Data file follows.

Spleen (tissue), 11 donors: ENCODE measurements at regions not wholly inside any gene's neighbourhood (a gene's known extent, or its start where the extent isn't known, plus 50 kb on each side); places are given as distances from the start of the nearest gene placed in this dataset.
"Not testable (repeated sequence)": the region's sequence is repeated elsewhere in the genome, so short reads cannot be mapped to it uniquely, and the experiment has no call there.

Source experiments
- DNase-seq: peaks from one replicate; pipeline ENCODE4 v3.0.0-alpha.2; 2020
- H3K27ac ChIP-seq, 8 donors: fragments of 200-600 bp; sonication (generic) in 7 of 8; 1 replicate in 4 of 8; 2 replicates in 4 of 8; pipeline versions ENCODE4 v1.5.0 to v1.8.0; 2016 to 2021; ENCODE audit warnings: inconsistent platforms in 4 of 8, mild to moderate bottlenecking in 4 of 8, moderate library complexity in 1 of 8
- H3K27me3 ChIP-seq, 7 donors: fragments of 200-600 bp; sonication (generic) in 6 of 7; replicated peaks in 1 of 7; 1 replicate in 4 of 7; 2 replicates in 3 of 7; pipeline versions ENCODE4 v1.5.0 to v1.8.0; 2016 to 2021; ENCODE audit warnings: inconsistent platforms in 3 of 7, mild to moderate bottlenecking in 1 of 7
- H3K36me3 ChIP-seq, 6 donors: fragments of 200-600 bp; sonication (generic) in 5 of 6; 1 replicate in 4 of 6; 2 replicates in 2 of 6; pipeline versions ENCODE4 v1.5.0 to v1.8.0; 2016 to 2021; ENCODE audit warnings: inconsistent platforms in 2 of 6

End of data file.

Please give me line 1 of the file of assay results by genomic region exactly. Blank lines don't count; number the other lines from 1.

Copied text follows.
Spleen (tissue), 11 donors: ENCODE measurements at regions not wholly inside any gene's neighbourhood (a gene's known extent, or its start where the extent isn't known, plus 50 kb on each side); places are given as distances from the start of the nearest gene placed in this dataset.